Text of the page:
Arsenal – Prudence Or Spend, Spend, Spend?

Monday night saw chief executive officer Ivan Gazidis undertake his first question and answer session with members of the Arsenal Supporters’ Trust. Fàbregas The King blogged on this yesterday so I won’t go over the ground he covered, except to make a few brief comments of my own.
I hope it doesn’t sound too arrogant to say I was probably amongst the minority of Gooners who’d heard of Gazidis before his appointment at Arsenal. As an out and proud international football anorak I’ve followed the development of Major League Soccer in North America, of which Gazidis was Deputy Commissioner, with interest. I thought the appointment of Gazidis would be a good one for us. I’m even more convinced of that now.
Comparing him with his last permanent predecessor Keith Edelman I’d say Gazidis is a rapier to Edelman’s bludgeon. I never warmed to the former’s personality, but he does deserve credit for bringing the Grove in on time and on budget. A task of  Sisyphus if ever there was one. In the end though, he didn’t “get” football or football fans. He also seemed to have trouble playing nicely with others at times. Gazidis definitely “gets” the game. He’s played and watched it all his life.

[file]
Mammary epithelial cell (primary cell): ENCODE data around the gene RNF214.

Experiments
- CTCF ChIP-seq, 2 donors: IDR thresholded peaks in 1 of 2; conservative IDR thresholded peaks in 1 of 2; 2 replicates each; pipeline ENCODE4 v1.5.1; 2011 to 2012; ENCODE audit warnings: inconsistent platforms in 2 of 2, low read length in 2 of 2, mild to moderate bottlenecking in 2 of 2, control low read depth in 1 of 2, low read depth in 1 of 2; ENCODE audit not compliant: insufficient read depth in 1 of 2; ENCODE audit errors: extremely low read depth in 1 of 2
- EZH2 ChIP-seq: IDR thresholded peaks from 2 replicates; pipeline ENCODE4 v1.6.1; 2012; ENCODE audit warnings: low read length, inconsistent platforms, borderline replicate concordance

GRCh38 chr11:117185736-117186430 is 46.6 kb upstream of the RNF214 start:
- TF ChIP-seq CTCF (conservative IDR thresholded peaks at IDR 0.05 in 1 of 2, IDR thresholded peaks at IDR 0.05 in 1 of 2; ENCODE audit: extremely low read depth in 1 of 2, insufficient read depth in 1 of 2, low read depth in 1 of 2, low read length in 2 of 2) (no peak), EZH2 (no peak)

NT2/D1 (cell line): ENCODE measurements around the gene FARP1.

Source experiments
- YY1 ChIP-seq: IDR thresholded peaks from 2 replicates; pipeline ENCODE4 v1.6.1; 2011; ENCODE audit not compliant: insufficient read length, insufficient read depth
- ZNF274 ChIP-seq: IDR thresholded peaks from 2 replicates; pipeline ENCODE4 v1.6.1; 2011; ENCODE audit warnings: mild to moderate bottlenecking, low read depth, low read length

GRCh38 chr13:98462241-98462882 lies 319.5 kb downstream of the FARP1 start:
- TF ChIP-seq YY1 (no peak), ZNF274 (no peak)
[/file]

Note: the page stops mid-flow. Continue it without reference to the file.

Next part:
He’s certainly a much more engaging man than Keith Edelman. Some of the ideas he has for shaping the administration of the club will take time to bear fruit but will definitely be worthwhile.
The media and the blogosphere have been chokka this past week with much weeping, gnashing of teeth and rending of garments from various observers and members of the Gooner Nation. One thoughtful observer of events Arsenal on another blog is demanding the head of Arsčne Wenger. This blogger’s poison pen describes any Gooner who thinks Le Boss’s canister shouldn’t be placed on a spike outside the directors’ entrance as “morons”. Brings me in mind of that old Monty Python skit on the film Bring Me the Head of Sergio Garcia. In Monty Python’s version it was Bring Me the Head of Don Revie.
We all get restless when the team isn’t doing as well as we’d like. Me as much as any other Gooner. The last couple of performances have been about as bad as I can remember under Wenger, although there has been the odd shocker over the twelve and half years of his reign. The question is, what should be done to take us back into contention for honours?
David Dein came to the conclusion that we needed to flash the cash. He wasn’t always of that opinion. When Roman Abramovich first plotted up at Chelsea he accused him of parking his tank on our lawn and firing volleys of £50 notes at us. He came to oppose the building of the Grove and pushed the rest of the board as far as making a formal cash bid to buy the old Wembley Stadium before it was sold by its previous owners (it was in private hands then) to the Football Association.